It was also fascinating to work with Shirley, who has been a colleague of Nancy's for many years and is extremely familiar with, and skilled in, the Thinking Environment approach. Encouragingly, she is very different from Nancy - an exuberant extravert (ex-sales trainer, dramatic producer...), while Nancy is a more reflective introvert. So seeing the same principles and practices modelled - and in a very disciplined way - by such  a different character was fascinating. There was none of that sense of artificiality that I have sometimes encountered in, say NLP experts: Shirley was following the rules, as it were, but in a way that was wholly authentic and congruent with who she is.

I did raise the issue of Collusion, and of course the first response was to have a thinking round about it: all the course participants, and Shirley as the course leader, thought out loud about the topic.  

A few points emerged that were very helpful. One is that the Thinking Environment includes, as one of the ten components, Information.  That means, unlike in purely client-led sessions, the coach has the right - even, Shirley suggested, the duty - to raise issues that were important to the coachee's goals, if necessary.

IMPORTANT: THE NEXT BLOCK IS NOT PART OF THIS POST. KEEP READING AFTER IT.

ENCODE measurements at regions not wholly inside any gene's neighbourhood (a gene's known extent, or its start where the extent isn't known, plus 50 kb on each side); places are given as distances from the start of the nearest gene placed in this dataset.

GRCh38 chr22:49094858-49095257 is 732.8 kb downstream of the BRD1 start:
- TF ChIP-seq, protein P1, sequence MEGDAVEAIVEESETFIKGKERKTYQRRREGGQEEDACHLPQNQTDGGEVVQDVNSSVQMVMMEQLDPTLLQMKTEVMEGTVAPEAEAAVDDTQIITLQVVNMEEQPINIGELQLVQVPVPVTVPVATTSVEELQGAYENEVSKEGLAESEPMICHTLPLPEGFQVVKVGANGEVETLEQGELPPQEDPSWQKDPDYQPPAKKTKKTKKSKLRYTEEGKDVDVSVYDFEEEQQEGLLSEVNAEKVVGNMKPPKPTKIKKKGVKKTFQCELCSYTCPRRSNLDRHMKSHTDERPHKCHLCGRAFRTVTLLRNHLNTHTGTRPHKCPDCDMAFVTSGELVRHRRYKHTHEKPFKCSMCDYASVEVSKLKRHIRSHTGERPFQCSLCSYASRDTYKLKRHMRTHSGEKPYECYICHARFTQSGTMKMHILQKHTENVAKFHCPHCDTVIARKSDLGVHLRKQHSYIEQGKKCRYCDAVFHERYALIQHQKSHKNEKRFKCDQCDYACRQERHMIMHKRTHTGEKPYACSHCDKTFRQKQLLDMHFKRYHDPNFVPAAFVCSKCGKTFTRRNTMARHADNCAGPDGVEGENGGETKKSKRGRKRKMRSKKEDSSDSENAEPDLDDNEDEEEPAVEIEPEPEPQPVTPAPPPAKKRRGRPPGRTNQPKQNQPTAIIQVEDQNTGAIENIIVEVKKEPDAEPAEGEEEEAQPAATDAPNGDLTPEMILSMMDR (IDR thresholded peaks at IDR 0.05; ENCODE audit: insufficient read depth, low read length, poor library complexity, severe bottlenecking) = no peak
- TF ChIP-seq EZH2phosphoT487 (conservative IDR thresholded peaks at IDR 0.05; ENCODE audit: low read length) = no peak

Carl Rogers
That includes the coach's perceptions, insights or wonderings - raised appropriately as questions to explore. She also mentioned Carl Rogers' criteria for assessing whether such things needed to be raised: they had to be striking, persistent, and relevant.

Another coach on the course, Ayesha Malik, highlighted the importance of contracting, in this regard.  (So much comes back to contracting!) If we have explained the ten component well, we will have included a discussion of Information, and whether - and how - we feed back our perceptions as part of the learning process. 

We also discussed strategies for when the coachee might talk through the whole session as a way (unconsciously or otherwise) of ensuring that there is no time for such feedback. Again, contracting (and if necessary re-contracting) are important here; and then raising this behaviour itself, explicitly with the client, as a topic for discussion.

So my initial concerns about the risks of collusion when using this model have been largely mitigated: it was largely a lack of understanding on my part; and the helpful part of all that is that I now know how to improve my practice in that area when using the Time To Think approach.

Thursday, 1 March 2018

Time Management Tools

Regular readers will remember that I wrote about Toggl a while ago.  Toggl helps you track how you are spending your time, including providing you with the ability to categorise and group items, so you can get an overview of the proportion of time spent on different projects, types of activity etc.